As the lockdown in Britain remains in place for at least another three weeks without a clear exit strategy, economists said the country’s economy could face the deepest recession in 100 years.
The British government announced Thursday that the current restrictive measures that aim to contain the spread of the novel coronavirus will remain in place for “at least three weeks”.
A big question arose over when or how the restrictions will be relaxed. “Uncertainty around the length of the lockdown is likely to be a key factor behind the wide range of GDP forecasts for 2020,” said Andrew Goodwin, chief UK economist at Oxford Economics, in a research paper published Friday.
He explained that the estimates of the scale of the decline in Britain’s gross domestic product (GDP) in the first half year in 2020 are very sensitive to the duration of the lockdown.
In the latest forecast, which assumes the lockdown remains in place until mid-May and is then eased gradually, Goodwin expected the country’s GDP to fall by 5 percent in 2020. The last time the economy suffered a recession on this scale was 1921.
The National Institute of Economic and Social Research (NIESR) also said the “once in a century event” poses major threat to Britain’s economy growth, and the lockdown is causing the largest contraction in economic activity since 1921 earlier this month.
NIESR projected in its latest paper that Britain’s economy could see growth shrink by 5 percent in the first quarter of 2020, and if a lockdown continues, by around 15 percent to 25 percent in the second quarter.
“The forceful impact of COVID-19 and the global lockdown has thrust the economy into unknown territory where we could see GDP declining at a record quarterly rate,” said Kemar Whyte, senior economist of macroeconomic modelling and forecasting at NIESR.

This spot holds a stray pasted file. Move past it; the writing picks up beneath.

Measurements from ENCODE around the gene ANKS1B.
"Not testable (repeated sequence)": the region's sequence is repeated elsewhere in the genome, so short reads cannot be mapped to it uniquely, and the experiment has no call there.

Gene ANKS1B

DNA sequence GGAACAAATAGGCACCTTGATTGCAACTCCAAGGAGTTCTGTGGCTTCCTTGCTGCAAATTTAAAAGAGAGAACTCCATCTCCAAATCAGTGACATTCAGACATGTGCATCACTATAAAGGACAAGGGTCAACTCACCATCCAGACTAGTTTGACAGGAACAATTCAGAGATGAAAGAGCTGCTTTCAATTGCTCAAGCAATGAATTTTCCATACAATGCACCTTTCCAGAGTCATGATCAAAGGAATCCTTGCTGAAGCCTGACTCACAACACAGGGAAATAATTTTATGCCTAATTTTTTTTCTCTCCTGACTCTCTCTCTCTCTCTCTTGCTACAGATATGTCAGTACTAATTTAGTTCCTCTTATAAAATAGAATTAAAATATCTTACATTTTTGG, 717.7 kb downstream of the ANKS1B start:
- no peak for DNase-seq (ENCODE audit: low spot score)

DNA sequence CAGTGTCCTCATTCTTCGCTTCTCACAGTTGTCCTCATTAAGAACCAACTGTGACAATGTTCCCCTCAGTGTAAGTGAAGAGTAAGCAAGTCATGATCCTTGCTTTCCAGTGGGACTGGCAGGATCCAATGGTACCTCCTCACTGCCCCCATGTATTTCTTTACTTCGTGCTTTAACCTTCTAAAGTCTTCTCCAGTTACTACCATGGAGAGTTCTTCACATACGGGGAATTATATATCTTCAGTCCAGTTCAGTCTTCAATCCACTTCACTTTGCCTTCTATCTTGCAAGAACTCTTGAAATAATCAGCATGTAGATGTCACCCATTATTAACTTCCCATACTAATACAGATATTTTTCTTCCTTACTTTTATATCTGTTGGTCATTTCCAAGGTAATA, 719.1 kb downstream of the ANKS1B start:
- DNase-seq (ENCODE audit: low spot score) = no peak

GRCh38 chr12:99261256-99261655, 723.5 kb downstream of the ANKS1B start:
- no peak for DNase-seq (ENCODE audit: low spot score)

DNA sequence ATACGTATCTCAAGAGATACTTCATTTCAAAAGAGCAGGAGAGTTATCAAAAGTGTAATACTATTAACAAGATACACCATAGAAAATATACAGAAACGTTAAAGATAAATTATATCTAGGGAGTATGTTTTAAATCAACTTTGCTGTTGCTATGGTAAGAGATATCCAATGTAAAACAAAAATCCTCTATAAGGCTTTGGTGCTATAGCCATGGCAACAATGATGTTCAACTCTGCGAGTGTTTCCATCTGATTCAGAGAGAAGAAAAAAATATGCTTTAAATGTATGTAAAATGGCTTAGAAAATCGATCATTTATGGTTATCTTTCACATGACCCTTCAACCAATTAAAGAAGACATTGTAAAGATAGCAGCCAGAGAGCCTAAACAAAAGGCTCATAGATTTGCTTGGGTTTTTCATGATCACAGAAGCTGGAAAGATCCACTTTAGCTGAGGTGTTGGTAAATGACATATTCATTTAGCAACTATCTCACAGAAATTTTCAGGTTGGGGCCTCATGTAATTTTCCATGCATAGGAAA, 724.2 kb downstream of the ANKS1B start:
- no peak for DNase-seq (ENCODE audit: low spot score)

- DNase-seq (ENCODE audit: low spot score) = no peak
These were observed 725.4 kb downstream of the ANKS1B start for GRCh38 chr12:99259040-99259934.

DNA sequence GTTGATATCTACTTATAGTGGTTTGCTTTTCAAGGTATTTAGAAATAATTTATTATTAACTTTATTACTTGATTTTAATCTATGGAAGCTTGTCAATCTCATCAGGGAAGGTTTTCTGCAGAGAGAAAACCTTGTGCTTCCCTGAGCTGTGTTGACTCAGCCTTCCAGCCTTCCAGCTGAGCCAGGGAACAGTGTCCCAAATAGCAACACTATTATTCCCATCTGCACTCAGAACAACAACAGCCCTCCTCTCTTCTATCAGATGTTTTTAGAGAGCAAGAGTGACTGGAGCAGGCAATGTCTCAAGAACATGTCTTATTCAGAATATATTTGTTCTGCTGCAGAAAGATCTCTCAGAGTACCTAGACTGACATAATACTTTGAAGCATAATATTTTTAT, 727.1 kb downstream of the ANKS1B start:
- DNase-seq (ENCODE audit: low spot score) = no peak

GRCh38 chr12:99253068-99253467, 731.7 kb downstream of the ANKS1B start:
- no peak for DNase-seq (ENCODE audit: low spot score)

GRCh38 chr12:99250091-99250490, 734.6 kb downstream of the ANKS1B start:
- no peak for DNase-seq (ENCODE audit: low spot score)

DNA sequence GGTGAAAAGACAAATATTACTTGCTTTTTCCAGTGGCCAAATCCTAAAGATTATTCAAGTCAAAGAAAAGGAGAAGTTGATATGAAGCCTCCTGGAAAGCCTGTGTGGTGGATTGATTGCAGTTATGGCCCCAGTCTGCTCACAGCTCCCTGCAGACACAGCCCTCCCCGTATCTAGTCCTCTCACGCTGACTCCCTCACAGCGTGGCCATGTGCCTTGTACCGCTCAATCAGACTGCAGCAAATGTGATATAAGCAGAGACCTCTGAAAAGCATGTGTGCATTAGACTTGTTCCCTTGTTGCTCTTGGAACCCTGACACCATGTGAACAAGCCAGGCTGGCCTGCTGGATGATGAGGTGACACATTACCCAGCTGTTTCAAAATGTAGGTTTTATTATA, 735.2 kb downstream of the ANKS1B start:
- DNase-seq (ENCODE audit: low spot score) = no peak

Goodwin noted that the introduction of stricter social distancing measures by British government in late March will cause substantial disruption to activity in the second quarter, and the output could be around 10 percent lower than the last quarter in 2019.
According to the survey published by Office for National Statistics (ONS) on Thursday, around one quarter of businesses in Britain reported a temporary closure or trading pause between March 23 and April 5, and of the other three quarters that continued to trade, 38 percent reported that turnover was substantially lower than normal.
NIESR pointed out that the lockdown reduces overall activity by around 20 percent in every month of their operation with larger effects possible in other sectors, particularly if the lockdown measures are prolonged.
In a scenario that a three-month lockdown followed by three months where the restrictions are partially lifted, the Office for Budget Responsibility (OBR) warned earlier this week that Britain’s economy could decline by 35 percent in the second quarter.
“Our logic for a shorter lockdown is partly based on the experience of China, where lockdowns in some regions started to be relaxed after three to four weeks, while the lockdown in Wuhan came to an end 11 weeks after it was imposed,” said Goodwin.
“Our downside scenario, which assumes much longer lockdown than our baseline forecast, also results in a double-digit drop in GDP in 2020,” he added.
However, economists still believe Britain’s economy will bounce back quickly in 2021.”Instant and significant recovery remains a distinct possibility if the spread of the virus comes to halt quickly,” said Whyte.
“We forecast a strong recovery in 2021 based on a resumption in discretionary spending, supported by low oil prices and monetary and fiscal stimulus,” said Goodwin, expecting Britain’s GDP to return to its pre-coronavirus level by mid-2021.